- In June, respondents’ views were generally split between whether companies should require their employees to get the COVID-19 vaccine (36%) or simply encourage their employees to get vaccinated (37%).
- Just two months later, a substantial proportion have changed their opinion, with 46% saying employers should require vaccines of their workforce, an increase of 10 percentage points.
- However, Black Americans have not changed their opinions from two months ago, signalling hesitancy around becoming vaccinated within Black communities.
With Labor Day on the horizon, and 51% of the American public fully vaccinated as of today, many large companies have either begun to transition back to the office or are planning to. Yet, the highly contagious Delta variant of the COVID-19 virus continues to spread throughout the U.S., complicating and stalling the return to work both employers and employees have been preparing for. Increasing numbers of employers are mandating vaccines in the workplace, from Google to Walmart to Tyson Foods.
Following up on our June survey asking Americans whether they think employers should require vaccinations, JUST Capital, in collaboration with The Harris Poll, has checked in with the public again, to see if opinions might have changed over the past two months.
Respondents have substantially shifted their opinions on vaccine mandates, with a plurality (46%) saying employers should require vaccines of their workforces. In June, a nearly equal percentage of respondents agreed that companies should require vaccinations (36%) as those who said companies should encourage, but not require, employees to get vaccinated (37%). However that percentage has shifted (46%, a 10 percentage point increase) in favor of employers requiring the vaccine.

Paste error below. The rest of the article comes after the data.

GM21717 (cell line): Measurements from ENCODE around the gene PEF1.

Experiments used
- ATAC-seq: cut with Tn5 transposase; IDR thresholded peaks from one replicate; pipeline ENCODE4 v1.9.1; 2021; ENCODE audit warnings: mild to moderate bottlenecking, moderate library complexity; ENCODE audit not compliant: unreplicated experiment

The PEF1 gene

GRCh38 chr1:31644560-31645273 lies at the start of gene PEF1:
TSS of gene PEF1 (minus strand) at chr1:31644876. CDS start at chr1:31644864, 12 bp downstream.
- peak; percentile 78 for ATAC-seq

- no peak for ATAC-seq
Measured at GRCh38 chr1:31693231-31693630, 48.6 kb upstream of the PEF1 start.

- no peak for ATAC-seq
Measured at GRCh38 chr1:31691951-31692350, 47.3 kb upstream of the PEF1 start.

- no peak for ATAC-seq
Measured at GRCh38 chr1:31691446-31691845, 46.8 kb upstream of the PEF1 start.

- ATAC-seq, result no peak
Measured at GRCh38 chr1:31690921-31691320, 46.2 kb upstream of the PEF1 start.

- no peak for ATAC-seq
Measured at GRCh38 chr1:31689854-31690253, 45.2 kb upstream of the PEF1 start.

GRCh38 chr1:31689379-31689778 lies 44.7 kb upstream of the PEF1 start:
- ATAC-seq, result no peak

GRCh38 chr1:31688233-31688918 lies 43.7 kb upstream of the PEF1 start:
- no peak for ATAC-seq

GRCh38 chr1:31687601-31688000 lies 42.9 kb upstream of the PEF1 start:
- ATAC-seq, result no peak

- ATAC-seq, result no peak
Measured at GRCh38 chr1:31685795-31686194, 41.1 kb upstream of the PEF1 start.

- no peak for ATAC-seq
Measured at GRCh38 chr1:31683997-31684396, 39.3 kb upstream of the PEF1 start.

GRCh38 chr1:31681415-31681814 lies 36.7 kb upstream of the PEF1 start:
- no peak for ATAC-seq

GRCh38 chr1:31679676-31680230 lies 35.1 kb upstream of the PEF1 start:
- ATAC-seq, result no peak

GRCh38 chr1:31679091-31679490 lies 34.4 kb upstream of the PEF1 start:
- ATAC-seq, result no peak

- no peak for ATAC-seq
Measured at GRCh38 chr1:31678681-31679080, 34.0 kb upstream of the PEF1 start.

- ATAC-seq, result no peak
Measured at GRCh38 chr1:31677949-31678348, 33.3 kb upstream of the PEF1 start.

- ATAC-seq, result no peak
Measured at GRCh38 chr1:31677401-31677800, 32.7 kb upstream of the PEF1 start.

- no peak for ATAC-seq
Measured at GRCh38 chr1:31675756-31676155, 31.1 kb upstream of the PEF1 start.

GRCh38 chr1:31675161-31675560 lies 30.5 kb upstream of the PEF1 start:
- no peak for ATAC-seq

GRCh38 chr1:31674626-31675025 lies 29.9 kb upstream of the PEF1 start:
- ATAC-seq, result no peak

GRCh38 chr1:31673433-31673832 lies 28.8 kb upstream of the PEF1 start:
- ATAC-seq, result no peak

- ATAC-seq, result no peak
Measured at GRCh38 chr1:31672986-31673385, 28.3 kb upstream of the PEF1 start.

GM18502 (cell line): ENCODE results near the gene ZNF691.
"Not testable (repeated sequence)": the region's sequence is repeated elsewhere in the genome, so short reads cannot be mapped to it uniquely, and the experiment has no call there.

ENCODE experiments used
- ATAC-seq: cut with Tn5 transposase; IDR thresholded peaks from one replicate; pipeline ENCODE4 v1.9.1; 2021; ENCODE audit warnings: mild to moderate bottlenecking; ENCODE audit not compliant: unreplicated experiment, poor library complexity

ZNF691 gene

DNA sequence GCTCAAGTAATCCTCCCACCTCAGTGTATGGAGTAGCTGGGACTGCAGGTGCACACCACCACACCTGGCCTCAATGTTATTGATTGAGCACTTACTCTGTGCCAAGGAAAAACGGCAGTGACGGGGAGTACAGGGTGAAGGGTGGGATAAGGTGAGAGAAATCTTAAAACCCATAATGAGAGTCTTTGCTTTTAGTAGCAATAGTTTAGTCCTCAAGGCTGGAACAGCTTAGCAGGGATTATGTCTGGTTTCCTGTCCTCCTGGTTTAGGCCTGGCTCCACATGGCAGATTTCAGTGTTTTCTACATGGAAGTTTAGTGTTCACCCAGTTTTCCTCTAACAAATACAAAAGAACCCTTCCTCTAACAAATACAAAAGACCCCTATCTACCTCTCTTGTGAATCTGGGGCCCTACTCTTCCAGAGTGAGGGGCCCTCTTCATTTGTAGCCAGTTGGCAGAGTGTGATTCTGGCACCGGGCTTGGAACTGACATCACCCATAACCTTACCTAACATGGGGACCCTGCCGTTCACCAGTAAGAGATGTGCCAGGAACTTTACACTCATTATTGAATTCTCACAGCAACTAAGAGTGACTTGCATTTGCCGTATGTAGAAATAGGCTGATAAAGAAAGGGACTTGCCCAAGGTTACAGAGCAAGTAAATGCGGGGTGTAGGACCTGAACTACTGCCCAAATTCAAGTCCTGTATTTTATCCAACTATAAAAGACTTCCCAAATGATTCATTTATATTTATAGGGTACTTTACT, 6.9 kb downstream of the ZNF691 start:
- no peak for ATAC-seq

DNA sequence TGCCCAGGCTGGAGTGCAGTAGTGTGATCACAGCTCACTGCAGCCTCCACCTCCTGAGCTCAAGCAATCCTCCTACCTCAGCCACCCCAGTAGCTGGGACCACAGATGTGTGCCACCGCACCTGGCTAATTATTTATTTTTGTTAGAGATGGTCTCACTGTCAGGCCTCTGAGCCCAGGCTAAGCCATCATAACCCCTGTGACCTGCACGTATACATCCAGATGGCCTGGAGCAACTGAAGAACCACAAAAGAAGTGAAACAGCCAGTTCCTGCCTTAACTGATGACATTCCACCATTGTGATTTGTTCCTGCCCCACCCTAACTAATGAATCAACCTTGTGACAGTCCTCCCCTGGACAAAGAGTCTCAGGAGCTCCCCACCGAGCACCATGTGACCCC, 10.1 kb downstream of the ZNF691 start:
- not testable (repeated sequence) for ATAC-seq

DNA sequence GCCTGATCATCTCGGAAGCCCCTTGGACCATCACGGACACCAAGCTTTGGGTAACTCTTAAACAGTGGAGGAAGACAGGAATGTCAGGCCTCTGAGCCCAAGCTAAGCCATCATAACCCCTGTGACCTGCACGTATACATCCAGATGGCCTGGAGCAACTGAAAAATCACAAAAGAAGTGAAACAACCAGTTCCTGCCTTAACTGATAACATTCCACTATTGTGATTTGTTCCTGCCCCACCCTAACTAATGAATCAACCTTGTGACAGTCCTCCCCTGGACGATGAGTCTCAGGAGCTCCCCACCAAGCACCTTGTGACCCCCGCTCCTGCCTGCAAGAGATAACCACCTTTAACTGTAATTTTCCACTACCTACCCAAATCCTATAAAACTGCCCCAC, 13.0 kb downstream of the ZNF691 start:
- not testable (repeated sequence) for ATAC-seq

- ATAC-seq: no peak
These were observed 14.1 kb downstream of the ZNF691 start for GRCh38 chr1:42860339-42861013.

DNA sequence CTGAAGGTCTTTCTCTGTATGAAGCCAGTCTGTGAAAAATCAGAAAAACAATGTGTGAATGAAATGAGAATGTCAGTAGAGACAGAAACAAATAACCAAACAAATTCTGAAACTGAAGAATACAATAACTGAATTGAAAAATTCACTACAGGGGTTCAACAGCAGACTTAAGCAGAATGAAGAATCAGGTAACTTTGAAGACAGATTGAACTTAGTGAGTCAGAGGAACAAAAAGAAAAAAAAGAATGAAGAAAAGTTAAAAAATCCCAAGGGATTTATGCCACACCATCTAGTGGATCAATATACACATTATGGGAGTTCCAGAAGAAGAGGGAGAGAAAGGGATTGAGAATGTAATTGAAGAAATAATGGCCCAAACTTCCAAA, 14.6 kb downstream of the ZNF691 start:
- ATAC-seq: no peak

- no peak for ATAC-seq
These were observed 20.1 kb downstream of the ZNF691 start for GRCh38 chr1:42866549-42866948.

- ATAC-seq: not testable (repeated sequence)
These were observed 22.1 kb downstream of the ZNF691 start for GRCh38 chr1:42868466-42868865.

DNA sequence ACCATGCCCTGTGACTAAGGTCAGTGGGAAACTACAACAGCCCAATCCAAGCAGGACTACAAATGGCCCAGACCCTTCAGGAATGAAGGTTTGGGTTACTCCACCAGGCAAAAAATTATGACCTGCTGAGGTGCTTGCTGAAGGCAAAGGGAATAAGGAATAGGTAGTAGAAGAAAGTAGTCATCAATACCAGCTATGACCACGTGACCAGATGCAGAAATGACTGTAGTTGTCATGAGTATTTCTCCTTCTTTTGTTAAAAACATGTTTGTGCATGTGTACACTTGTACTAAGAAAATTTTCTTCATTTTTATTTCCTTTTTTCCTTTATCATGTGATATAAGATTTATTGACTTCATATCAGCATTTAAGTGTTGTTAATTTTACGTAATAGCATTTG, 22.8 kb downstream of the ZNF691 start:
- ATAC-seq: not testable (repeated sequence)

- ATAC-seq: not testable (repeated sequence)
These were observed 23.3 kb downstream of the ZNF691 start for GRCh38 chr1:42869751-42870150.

When we look at different demographic groups – from political party to income to employment status – we see similar increases, with more respondents now agreeing that employers should require vaccinations stealing share from those who have said “encourage” or “not sure” in our previous survey.
However, among different demographics, the trend for Black Americans stands out – with similar percentages in June and August (27% and 28%, respectively) agreeing that vaccinations should be required. This is reflective of lower vaccination rates among Black communities, suggesting their greater reluctance about the vaccine and state-mandated medical directives, despite having faced – and continuing to face – disproportionate impacts from COVID-19.
As the Delta variant continues to evolve globally and in the U.S., JUST Capital will continue to track the actions companies are taking to keep their employees safe, as well as the perceptions of the public around returning to work and the regulations and requirements imposed by their employers. The coming months remain uncertain as Americans head back to work while contending with an increasingly contagious and deadly variant of the virus that has transformed all facets of our society over the past year. One thing is clear: safety must remain paramount among corporate priorities as we move toward a “new normal” for the American workplace.
These surveys were conducted online within the United States by The Harris Poll in partnership with JUST Capital from August 9–11, 2021 among 2,052 U.S. adults ages 18 and older, and June 15–17, 2021 among 2,053 U.S. adults ages 18 and older. These surveys are not based on a probability sample, are not representative, and therefore no estimates of theoretical sampling error can be calculated. For complete survey methodology, including weighting variables and subgroup sample sizes, please contact Jennifer Tonti, Managing Director, Surveys & Polling at email@example.com.